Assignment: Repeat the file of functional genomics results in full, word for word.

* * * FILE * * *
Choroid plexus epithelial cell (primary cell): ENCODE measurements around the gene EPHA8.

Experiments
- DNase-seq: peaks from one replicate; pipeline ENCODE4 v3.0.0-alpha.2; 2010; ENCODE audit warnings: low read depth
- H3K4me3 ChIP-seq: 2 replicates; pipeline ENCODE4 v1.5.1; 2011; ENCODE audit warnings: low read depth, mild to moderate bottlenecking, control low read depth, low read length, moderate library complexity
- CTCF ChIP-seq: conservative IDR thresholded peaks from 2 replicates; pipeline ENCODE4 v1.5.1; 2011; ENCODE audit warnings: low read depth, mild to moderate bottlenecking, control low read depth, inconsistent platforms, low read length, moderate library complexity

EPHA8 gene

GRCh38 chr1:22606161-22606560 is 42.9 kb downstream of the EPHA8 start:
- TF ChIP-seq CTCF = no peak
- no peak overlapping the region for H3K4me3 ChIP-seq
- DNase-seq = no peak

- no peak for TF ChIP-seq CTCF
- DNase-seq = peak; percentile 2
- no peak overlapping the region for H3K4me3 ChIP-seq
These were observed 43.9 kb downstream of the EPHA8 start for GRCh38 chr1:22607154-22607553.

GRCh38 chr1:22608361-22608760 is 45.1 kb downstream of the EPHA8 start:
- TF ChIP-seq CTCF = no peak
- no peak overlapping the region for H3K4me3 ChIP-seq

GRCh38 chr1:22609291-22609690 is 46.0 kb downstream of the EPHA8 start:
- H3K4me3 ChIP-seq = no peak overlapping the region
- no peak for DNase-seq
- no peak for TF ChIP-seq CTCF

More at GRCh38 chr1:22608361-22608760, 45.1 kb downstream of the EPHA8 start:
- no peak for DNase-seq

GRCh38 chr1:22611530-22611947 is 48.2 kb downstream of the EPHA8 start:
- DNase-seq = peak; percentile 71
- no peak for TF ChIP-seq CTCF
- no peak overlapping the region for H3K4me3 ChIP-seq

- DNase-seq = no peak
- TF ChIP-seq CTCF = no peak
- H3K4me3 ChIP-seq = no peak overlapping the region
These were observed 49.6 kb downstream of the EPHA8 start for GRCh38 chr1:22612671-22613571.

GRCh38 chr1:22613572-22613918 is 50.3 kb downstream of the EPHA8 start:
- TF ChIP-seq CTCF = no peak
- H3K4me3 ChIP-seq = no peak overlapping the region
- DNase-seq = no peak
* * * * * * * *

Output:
Choroid plexus epithelial cell (primary cell): ENCODE measurements around the gene EPHA8.

Experiments
- DNase-seq: peaks from one replicate; pipeline ENCODE4 v3.0.0-alpha.2; 2010; ENCODE audit warnings: low read depth
- H3K4me3 ChIP-seq: 2 replicates; pipeline ENCODE4 v1.5.1; 2011; ENCODE audit warnings: low read depth, mild to moderate bottlenecking, control low read depth, low read length, moderate library complexity
- CTCF ChIP-seq: conservative IDR thresholded peaks from 2 replicates; pipeline ENCODE4 v1.5.1; 2011; ENCODE audit warnings: low read depth, mild to moderate bottlenecking, control low read depth, inconsistent platforms, low read length, moderate library complexity

EPHA8 gene

GRCh38 chr1:22606161-22606560 is 42.9 kb downstream of the EPHA8 start:
- TF ChIP-seq CTCF = no peak
- no peak overlapping the region for H3K4me3 ChIP-seq
- DNase-seq = no peak

- no peak for TF ChIP-seq CTCF
- DNase-seq = peak; percentile 2
- no peak overlapping the region for H3K4me3 ChIP-seq
These were observed 43.9 kb downstream of the EPHA8 start for GRCh38 chr1:22607154-22607553.

GRCh38 chr1:22608361-22608760 is 45.1 kb downstream of the EPHA8 start:
- TF ChIP-seq CTCF = no peak
- no peak overlapping the region for H3K4me3 ChIP-seq

GRCh38 chr1:22609291-22609690 is 46.0 kb downstream of the EPHA8 start:
- H3K4me3 ChIP-seq = no peak overlapping the region
- no peak for DNase-seq
- no peak for TF ChIP-seq CTCF

More at GRCh38 chr1:22608361-22608760, 45.1 kb downstream of the EPHA8 start:
- no peak for DNase-seq

GRCh38 chr1:22611530-22611947 is 48.2 kb downstream of the EPHA8 start:
- DNase-seq = peak; percentile 71
- no peak for TF ChIP-seq CTCF
- no peak overlapping the region for H3K4me3 ChIP-seq

- DNase-seq = no peak
- TF ChIP-seq CTCF = no peak
- H3K4me3 ChIP-seq = no peak overlapping the region
These were observed 49.6 kb downstream of the EPHA8 start for GRCh38 chr1:22612671-22613571.

GRCh38 chr1:22613572-22613918 is 50.3 kb downstream of the EPHA8 start:
- TF ChIP-seq CTCF = no peak
- H3K4me3 ChIP-seq = no peak overlapping the region
- DNase-seq = no peak